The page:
Say Cheese!

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Washington County (N.Y.) has developed into a truly significant cheese making destination. Always a dairy stronghold, over the past ten years it has blossomed into a high quality cheese center. If any one had any doubts, this past weekend's Washington County Cheese Tour would have dispelled them.

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Liza Porter cutting samples of cheese

The tour covered five cheese makers spread with-in a relatively short radius. I started my circuit at Longview Farm in the Town of Argyle. Run by Liza and David Porter, this farm overlooks the Hudson River Valley with incredible views. They make both cow's and goat's milk cheeses of excellent quality. Their chevre, creme fraiche and feta are staples in my house, while their hard cow's milk cheeses are superb as well. Hi Rock, a gruyere-like cheese is a particular favorite and would make an awesome grilled cheese or macaroni and cheese. Producing cheese since 2004, their quality has steadily improved and is now as good as any.

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Dave Randles talking cheese

From Longview and their French Alpine goats, I drove on to The Argyle Cheese Farmer. Marge and Dave Randles' cheeses and dairy products, made with cow's milk, are very good. I especially like their cheese curds, but their most notable product for me is their yogurt, in particular their Greek style yogurt, which is what I think the Greek makers of Fage Total Yogurt were looking for when they built their plant in nearby Johnstown, N.Y.

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Sweet Springs Farm is located on an historic homestead in Argyle that takes a long drive down a narrow dirt road to get to. Jeff Bowers' Nubian goats and cheese making facility make a worthwhile destination. Bowers' chevres and his wonderful, rinded, White Lily are outstanding cheeses. White Lily, named after one of the farms first goats,  is one of my favorite cheeses – period. Like Longview and 3-Corner Field Farm, Sweet Springs is making a blue cheese as well. Unlike the others, Sweet Springs is a blue-rinded cheese. The others are blue veined.

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On my way to 3-Corner Field Farm, I stopped at Sheldon Farms to pick up some corn and had a terrific chorizo quesadilla for lunch. After relaxing a bit and tasting the cheeses of Warren County's Nettle Meadow Farm (I love Kunik) available for tasting at the store, I continued to the farm, where I found the biggest crowds of the day. I have been a fan of this farm for quite some time. They started by raising excellent lamb and over time Karen Weinberg, her husband Paul Borghard and their daughters turned into world class cheese makers as well. I am particularly fond of their Shushan Snow. Their sheep's milk yogurt and ricottas are awesome as well. In addition to great product, 3-Corner Field Farm is amazingly picturesque with rolling hills and frisky sheep working on producing next spring's lambs.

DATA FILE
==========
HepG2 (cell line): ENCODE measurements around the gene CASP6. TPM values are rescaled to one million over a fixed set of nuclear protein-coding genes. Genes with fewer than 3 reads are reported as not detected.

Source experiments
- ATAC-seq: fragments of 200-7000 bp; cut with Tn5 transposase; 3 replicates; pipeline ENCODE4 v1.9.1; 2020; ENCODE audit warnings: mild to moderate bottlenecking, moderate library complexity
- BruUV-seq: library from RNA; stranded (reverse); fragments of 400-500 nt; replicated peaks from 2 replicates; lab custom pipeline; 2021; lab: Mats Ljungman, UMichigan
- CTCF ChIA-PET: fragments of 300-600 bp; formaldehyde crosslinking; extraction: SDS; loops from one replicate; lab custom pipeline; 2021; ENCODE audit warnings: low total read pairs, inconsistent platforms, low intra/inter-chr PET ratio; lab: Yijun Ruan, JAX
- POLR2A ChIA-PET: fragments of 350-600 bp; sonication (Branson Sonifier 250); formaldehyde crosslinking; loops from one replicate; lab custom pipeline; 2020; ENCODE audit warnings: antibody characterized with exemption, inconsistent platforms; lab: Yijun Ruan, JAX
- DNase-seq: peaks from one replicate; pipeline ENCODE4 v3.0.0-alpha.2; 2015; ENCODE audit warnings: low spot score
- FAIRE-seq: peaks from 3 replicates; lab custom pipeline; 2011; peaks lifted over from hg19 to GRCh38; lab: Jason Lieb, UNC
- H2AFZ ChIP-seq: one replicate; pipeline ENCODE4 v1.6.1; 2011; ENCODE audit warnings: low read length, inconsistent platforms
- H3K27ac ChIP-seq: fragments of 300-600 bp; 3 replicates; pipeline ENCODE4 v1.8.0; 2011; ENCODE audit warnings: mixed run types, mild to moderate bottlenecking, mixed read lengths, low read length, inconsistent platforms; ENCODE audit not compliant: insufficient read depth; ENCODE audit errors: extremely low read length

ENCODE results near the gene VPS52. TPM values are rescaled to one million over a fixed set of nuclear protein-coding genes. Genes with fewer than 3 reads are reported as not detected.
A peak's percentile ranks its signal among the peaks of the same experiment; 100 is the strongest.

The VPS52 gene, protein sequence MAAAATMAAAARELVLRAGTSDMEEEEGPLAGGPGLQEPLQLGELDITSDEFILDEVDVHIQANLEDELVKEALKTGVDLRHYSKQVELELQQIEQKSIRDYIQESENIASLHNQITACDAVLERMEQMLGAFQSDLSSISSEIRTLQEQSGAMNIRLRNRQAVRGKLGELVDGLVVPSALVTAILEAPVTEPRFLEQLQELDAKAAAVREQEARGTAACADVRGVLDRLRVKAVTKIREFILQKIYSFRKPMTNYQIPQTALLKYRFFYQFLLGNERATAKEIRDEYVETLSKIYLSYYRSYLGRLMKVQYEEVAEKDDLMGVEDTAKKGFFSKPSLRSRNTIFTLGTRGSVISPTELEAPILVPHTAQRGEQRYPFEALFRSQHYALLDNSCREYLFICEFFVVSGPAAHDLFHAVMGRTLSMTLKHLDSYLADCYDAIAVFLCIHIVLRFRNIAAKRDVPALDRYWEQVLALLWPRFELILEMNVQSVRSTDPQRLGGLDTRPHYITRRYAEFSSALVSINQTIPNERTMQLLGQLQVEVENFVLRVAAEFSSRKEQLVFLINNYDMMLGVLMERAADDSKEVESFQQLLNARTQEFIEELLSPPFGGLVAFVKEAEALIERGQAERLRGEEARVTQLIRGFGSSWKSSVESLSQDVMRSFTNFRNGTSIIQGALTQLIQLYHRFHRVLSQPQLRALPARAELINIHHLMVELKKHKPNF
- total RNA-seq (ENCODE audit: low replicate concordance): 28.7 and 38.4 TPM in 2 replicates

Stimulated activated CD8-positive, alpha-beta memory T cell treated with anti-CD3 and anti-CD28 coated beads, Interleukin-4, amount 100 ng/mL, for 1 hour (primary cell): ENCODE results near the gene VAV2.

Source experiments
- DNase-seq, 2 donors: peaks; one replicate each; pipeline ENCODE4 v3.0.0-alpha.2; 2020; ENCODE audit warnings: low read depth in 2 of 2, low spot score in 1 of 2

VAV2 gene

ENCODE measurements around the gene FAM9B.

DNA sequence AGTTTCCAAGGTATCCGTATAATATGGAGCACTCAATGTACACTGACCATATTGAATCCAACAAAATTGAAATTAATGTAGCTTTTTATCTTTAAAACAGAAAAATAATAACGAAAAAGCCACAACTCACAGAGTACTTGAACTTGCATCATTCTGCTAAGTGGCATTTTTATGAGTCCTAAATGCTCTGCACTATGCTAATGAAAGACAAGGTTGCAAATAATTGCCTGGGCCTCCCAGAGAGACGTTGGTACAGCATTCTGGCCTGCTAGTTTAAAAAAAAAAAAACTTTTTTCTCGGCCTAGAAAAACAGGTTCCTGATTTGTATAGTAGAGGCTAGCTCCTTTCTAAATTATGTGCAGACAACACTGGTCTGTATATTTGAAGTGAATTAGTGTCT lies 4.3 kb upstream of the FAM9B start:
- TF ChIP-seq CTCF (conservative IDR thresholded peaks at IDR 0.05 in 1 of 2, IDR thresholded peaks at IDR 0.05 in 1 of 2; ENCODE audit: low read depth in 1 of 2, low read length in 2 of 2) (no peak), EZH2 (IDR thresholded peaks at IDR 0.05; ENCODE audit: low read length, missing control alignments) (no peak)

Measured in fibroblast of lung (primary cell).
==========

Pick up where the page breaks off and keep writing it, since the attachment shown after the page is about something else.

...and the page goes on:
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Technically a ringer on this tour, since the farm is actually located just across the border from Washington County in West Pawlet, Vermont, Consider Bardwell Farm was my last stop of the day. Producers of both cow's and goat's milk cheeses, they are perhaps most well known for their semi-soft and hard cheeses such as Dorset and Manchester, Consider Bardwell Farm's cheeses are probably the most widely available of the cheeses from the tour. They can be found in a number of high end cheese shops as well as top restaurants around the northeast including Blue Hill at Stone Barns.

While these comprise some of the most well known cheese makers of the area, this list is not exhaustive as the county is the home of other fledgling enterprises as well as some more established ones. One cheese making farm notable by its absence from this group is Dancing Ewe Farm in Granville, N.Y. They are particularly well known for their Italian style sheep's milk cheeses, with their ricotta having achieved prominence and featured in Mario Batali's Babbo.

The work is hard, but appears to be paying off for these cheese makers as well as the region. While many of the farms' visitors were local, it appeared that at least as many had traveled to the area specifically for this event. I, for one, will continue to watch the further development of Washington County's growing cheese making tradition with a growl in my stomach.


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